Source: David Dodge, The New York Times
Ketamine — an anesthetic first popular with the 1970s counterculture movement and then as a club drug known as “Special K” — has recently emerged as a promising mental health treatment. Unlike conventional antidepressants, which work by increasing serotonin levels, ketamine appears to impact a neurotransmitter called glutamate, which is thought to play a role in regulating mood.
In early trials, patients suffering from a wide range of drug-resistant mood disorders — including major depressive disorder, bipolar disorder, obsessive compulsive disorder and social anxiety disorder — have seen symptoms improve, often immediately.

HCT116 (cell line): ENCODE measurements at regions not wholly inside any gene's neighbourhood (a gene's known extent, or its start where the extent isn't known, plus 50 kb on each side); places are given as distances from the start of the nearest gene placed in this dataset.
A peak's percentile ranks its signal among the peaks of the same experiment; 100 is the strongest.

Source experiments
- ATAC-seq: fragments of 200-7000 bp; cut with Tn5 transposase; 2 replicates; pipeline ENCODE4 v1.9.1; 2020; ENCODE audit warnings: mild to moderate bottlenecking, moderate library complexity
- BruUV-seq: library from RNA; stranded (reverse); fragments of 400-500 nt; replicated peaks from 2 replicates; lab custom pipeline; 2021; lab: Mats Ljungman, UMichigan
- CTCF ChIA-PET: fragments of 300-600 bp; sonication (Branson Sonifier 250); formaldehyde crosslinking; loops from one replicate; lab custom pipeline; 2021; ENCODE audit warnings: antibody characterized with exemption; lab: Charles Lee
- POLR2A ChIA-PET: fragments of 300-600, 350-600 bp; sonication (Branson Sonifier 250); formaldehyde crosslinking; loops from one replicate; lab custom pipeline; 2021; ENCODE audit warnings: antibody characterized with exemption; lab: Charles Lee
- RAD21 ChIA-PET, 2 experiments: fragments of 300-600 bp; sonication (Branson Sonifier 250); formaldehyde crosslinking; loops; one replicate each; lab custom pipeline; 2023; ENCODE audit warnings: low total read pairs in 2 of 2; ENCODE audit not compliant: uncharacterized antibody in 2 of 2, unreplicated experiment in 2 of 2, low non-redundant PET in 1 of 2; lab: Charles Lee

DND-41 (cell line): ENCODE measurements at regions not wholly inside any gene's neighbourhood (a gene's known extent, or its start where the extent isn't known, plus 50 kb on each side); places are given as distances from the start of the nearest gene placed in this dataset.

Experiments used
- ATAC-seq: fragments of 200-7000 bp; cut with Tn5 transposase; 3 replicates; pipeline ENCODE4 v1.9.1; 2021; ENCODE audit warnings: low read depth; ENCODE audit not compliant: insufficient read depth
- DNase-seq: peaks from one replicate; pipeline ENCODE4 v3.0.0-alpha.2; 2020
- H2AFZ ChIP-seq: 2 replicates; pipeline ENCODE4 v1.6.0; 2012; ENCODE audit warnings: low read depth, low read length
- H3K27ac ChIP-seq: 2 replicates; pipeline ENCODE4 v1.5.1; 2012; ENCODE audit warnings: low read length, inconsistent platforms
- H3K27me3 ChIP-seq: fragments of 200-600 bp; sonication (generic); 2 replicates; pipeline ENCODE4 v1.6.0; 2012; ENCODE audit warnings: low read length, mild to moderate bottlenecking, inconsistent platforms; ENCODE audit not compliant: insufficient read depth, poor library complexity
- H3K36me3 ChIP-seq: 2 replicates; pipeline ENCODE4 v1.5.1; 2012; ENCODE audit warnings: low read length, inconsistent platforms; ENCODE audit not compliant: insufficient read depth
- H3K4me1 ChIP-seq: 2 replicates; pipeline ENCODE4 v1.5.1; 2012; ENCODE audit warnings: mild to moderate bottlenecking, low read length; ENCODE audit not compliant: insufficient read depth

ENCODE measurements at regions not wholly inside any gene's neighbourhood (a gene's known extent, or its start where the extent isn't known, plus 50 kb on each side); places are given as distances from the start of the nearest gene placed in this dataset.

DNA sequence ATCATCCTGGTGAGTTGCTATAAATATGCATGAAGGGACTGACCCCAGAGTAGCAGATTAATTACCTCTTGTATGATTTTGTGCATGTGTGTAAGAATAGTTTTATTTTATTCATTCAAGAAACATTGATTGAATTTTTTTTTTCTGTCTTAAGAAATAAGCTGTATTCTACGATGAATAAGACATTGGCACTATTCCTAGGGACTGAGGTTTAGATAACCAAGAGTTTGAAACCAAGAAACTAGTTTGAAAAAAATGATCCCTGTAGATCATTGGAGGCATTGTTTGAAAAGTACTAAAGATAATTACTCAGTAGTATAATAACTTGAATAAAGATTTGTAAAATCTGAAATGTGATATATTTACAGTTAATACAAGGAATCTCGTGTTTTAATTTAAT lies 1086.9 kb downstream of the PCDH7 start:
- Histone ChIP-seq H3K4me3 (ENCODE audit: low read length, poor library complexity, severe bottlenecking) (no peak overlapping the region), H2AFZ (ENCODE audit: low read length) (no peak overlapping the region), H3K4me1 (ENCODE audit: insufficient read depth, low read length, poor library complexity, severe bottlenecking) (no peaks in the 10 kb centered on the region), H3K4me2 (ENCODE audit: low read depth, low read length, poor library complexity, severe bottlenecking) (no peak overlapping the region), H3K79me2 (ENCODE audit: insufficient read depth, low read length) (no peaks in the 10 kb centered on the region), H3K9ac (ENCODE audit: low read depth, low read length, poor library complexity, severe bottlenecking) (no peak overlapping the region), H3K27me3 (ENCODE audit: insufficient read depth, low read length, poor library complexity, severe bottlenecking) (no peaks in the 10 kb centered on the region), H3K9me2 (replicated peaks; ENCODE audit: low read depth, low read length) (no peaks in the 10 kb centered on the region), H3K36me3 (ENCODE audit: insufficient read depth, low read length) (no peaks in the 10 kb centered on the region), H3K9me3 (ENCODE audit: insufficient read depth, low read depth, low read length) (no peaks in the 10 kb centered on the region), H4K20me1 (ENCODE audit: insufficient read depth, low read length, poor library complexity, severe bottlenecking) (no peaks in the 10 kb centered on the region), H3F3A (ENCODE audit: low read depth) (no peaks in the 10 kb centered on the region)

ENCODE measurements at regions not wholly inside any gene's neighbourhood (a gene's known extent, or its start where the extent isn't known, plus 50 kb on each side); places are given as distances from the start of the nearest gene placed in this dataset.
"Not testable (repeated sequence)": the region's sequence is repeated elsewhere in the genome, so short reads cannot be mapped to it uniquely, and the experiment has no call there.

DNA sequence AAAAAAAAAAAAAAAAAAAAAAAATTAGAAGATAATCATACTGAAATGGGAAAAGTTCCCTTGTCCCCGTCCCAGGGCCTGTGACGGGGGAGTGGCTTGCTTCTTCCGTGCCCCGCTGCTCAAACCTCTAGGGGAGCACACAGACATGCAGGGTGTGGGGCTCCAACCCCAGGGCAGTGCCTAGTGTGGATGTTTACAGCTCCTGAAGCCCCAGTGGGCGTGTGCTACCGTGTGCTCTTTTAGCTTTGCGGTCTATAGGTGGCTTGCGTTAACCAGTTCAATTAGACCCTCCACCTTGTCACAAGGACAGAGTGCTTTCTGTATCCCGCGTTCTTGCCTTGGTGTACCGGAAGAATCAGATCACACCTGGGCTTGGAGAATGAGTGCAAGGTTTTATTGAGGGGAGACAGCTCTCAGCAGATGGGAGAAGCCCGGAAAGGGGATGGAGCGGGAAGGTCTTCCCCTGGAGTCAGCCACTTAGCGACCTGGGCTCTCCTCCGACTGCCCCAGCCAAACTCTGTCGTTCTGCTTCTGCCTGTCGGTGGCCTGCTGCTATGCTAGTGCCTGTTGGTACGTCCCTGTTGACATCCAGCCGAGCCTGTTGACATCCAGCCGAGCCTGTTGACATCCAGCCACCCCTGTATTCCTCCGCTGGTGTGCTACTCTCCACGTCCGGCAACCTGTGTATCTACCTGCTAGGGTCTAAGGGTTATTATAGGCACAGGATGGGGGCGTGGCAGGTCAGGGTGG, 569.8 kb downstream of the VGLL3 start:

Thanks to these success stories, hundreds of new ketamine providers have popped up across the country. Typically patients take ketamine through an IV, nasal spray or tablet once or twice a week for six to eight weeks (though some may need to take it longer). Sessions last between one and two hours and can cause feelings of dissociation, or feeling disconnected from reality, and euphoria.
Mr. Gathman, for instance, said the treatment made him “sleepy” and provoked an “out of body” experience. He described these sensations as “pleasant” — though he struggled with his balance and a sense of being “dazed” for several hours following each session.